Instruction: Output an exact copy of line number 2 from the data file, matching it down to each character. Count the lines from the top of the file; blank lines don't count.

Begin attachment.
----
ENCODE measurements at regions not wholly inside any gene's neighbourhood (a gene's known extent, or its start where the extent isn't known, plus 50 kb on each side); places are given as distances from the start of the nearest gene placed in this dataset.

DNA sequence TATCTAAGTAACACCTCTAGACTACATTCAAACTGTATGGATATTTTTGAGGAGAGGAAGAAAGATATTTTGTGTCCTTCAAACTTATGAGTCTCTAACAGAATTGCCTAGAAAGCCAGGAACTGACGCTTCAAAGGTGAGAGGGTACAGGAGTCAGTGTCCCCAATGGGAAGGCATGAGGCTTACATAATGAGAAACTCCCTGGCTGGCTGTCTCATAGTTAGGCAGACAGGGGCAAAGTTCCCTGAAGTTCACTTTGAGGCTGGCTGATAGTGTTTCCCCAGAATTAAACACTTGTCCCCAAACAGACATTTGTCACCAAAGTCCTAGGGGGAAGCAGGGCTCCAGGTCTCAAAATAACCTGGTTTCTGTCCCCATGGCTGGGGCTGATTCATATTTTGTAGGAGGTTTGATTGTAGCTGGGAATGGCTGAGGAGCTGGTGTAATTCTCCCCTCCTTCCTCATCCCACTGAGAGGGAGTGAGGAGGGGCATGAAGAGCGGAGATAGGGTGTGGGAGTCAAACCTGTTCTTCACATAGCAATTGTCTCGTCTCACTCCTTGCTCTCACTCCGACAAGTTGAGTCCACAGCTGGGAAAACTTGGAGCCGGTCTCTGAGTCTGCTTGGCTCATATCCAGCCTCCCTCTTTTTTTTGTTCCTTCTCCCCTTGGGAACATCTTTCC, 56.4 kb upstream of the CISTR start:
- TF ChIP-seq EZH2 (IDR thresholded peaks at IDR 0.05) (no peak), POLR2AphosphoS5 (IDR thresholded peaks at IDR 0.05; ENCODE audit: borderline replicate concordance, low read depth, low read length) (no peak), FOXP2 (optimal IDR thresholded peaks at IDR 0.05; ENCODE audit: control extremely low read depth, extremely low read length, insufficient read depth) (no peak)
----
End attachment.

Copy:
DNA sequence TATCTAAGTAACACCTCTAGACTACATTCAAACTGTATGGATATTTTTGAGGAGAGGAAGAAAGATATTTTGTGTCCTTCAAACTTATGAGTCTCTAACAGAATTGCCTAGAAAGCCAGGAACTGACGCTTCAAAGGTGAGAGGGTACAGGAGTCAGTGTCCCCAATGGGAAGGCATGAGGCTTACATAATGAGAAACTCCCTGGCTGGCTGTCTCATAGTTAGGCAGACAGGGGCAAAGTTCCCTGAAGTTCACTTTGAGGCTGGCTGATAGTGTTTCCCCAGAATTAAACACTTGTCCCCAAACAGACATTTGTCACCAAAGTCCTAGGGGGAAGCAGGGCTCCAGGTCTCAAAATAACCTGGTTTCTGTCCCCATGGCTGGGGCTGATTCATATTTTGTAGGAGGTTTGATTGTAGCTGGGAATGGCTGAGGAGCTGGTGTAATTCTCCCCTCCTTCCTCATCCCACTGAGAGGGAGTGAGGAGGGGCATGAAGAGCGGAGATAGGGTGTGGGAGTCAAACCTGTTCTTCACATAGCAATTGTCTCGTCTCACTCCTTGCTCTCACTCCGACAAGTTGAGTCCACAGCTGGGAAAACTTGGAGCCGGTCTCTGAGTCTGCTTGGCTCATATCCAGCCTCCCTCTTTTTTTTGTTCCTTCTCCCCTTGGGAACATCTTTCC, 56.4 kb upstream of the CISTR start: